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Avetik Isahakyan

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Avetik Isahakyan
Native name
Ավետիք Իսահակյան
Born(1875-10-30)October 30, 1875
Alexandropol, Erivan Governorate, Russian Empire (now, Gyumri, Armenia)
DiedOctober 17, 1957(1957-10-17) (aged 81)
Yerevan, Armenian SSR, Soviet Union
Resting placeKomitas Pantheon
OccupationPoet, novelist
Alma materGevorgian Seminary
Leipzig University
Notable awards
SpouseSophia Kocharian

Avetik Sahaki Isahakyan (Armenian: Ավետիք Սահակի Իսահակյան; October 30, 1875 – October 17, 1957) was a prominent Armenian lyric poet, writer and public activist.


Isahakyan was born in Alexandropol (present-day Gyumri, Armenia) in 1875. He was educated at the Gevorgian Seminary in Etchmiadzin, and later at the University of Leipzig, where he studied philosophy and anthropology. He started his literary as well as political careers in his early youth. Upon his return from Leipzig in 1895 he entered the ranks of the newly established Alexandropol committee of the Armenian Revolutionary Federation. Through his activities he supported armed groups and financial aid sent to Ottoman Armenia from Alexandropol. He was arrested in 1896 and spent a year in Yerevan’s prison.

Later Isahakyan went abroad, attending literature and history of philosophy classes at the University of Zurich. He returned to his homeland in 1902, and then moved to Tiflis (modern-day Tbilisi).

Together with 158 other Armenian intellectuals, he was arrested in 1908 and after spending half a year in Tiflis's Metekha prison (just like Hovhannes Tumanyan), he was freed on bail. Staying in the Caucasus was no longer possible, and by 1911 Isahakyan had emigrated.

Isahakyan did not believe the promises made by the government of the Young Turks regarding self-government and autonomy of Ottoman Armenia. Assured that the danger of Pan-Turkism (which he believed was aimed at the total extinction of Armenians) could be prevented by Turkey’s supporter, Germany, Isahakyan went to Berlin. There, together with a number of German intellectuals, he participated in the German-Armenian movement, and edited the group’s journal Mesrob and co-founded German–Armenian Society. The start of World War I and the horrifying massacres confirmed his gruesome predictions about the annihilating nature of the Young Turks government's policies. After the war and the Armenian genocide, Isahakyan described through his compositions the Armenians' sorrowful destiny and their heroic struggle for freedom. The poet put forward the genocide accusations, the worst part of which had taken place between 1915 and 1922, in "The White Book". During that period, Isahakyan expressed his ideas mainly through his social and political articles, in which he discussed the topics of the Armenian cause, reunification of Armenia and the restoration of the Armenian government. The images of the massacres are persistent in his poems, such as "Snow has Covered Everything...", "To Armenia...", and "Here Comes Spring Again".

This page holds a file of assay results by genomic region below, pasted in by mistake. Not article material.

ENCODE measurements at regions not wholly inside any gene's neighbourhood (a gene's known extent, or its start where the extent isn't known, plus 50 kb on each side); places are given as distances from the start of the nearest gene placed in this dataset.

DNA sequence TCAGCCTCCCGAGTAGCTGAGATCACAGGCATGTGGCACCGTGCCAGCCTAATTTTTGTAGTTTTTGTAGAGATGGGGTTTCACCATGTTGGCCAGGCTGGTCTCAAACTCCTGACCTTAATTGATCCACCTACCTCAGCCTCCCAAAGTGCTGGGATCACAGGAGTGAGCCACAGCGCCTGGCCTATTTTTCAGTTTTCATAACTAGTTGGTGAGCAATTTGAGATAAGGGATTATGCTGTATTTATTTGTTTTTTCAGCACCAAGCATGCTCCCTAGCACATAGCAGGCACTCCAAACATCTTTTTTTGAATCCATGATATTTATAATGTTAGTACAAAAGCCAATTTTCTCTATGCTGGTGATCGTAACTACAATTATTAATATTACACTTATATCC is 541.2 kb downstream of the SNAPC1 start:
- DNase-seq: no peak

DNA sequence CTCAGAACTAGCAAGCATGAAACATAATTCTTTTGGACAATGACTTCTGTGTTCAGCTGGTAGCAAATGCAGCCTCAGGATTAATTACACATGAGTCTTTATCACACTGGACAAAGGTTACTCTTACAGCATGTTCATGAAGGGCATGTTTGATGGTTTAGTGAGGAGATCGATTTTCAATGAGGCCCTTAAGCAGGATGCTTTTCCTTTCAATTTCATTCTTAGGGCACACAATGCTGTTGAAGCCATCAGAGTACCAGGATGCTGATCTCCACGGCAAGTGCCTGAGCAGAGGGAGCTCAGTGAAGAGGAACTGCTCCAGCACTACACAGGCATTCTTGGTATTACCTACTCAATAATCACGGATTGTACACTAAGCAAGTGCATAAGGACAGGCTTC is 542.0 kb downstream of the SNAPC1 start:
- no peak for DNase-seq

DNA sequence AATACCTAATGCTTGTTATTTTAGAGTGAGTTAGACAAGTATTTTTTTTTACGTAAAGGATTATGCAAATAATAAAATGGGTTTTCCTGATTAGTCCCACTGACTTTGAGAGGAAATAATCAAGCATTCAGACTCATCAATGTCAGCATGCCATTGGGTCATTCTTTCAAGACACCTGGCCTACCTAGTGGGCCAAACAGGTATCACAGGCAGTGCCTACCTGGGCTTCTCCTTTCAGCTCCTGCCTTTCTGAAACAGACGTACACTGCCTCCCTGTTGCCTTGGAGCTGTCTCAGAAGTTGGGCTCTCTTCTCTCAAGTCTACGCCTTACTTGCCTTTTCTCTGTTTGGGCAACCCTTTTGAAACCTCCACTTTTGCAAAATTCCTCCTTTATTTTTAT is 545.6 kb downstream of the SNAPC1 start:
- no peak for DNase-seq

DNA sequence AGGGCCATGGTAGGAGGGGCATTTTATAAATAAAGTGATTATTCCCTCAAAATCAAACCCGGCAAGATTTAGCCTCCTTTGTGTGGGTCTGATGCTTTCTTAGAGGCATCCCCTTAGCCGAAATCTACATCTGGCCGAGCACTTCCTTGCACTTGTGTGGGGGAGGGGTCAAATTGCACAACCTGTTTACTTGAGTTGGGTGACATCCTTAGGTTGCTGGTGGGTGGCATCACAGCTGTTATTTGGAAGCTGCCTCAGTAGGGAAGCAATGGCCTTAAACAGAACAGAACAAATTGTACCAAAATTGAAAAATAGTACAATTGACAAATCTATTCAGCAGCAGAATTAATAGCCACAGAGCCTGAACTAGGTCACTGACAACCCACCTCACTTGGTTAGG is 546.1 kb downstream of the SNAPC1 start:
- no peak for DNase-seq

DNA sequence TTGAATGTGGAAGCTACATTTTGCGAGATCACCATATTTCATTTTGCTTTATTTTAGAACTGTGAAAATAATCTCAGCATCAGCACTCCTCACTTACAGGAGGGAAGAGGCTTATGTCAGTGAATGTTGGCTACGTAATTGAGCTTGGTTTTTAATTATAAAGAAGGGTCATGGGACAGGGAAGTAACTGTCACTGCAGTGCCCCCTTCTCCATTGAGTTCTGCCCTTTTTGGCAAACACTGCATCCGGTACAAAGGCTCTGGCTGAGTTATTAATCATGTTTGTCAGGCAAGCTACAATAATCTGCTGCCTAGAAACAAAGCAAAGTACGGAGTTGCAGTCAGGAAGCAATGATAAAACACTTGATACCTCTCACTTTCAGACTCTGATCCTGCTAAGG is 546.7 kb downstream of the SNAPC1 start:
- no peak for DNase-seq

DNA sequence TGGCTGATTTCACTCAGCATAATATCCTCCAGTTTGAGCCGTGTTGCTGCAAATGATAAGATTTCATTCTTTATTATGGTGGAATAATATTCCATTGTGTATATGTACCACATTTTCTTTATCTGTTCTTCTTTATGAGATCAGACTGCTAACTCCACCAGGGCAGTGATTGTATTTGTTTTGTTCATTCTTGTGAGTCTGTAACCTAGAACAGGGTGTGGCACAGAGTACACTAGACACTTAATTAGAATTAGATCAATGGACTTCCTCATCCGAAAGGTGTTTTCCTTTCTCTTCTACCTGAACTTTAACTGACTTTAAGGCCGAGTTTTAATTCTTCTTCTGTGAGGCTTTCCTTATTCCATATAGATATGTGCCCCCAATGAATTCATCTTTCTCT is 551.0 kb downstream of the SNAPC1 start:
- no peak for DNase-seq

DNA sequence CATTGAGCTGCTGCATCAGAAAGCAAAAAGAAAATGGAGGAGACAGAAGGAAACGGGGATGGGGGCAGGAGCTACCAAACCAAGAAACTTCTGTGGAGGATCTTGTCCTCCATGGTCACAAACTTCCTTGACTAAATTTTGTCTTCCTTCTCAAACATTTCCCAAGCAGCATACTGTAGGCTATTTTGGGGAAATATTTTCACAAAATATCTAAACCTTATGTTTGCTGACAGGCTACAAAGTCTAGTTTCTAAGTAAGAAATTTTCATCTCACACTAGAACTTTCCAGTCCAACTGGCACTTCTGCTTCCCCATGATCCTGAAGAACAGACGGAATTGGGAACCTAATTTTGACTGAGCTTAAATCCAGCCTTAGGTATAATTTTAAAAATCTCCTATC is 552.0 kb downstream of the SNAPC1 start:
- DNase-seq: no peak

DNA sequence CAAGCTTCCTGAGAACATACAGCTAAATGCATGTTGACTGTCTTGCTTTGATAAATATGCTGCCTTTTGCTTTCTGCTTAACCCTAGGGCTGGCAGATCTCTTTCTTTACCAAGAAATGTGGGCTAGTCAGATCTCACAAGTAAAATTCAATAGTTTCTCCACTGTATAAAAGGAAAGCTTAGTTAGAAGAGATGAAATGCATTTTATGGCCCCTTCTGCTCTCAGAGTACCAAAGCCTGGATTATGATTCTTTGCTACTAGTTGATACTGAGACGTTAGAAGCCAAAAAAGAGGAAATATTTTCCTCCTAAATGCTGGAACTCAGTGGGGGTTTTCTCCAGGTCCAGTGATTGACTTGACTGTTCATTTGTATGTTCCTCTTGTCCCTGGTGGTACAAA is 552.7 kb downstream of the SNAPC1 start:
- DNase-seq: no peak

Korney Chukovsky met him in Kislovodsk in 1926 and wrote in his diary:

I've just had a visit from four Armenians, one of whom, Avetik Isaakyan, is a well-known poet. I can't tell you what a nice man he is: modest, quiet, completely unaffected. He spent a fortnight here without anyone's knowing who he was. Yet his fame is such that when I mentioned him to our Armenian barber, he immediately beamed and started reciting his poetry in Armenian. The shoeshine man had the same reaction: "Avetik! Avetik!" He has a sad, absent look about him. They say the regime (which pays him a small pension) won't let him visit his family abroad. I was surprised to find that he was unable to recite even four lines of his verse in Armenian when I asked him to: he's forgotten everything. And when we had an Armenian evening and his poems were read from the podium he just sat there in the audience, hunched forward, his hands over his face. He refused to go out on the podium or utter a single word.[1]

Isahakyan again went abroad in 1930 and lived in Paris, but returned permanently to the Armenian SSR in 1936, where he was elected to the Academy of Sciences of the Armenian SSR in 1943 and president of the Writers Union of the Armenian SSR in 1944. He was awarded the Stalin State Prize in 1946, served as a member of the Soviet Committee for Protection of Peace, and was a deputy of the II-IV Supreme Soviets of the Armenian SSR.

He was awarded the Order of Lenin twice and decorated with other medals.

Avetik Isahakyan's tomb at Yerevan's Komitas Pantheon

Seeing that Gyumri's famous satirist Poloz Mukuch did not have a tombstone twenty years after his death, Isahakyan ordered one, with the side of the tombstone reading "To Poloz Mukuch (Mkrtich Ghazarosi Melkonyan); and the other side: "A memento from the poet Avetik Isahakyan."[2]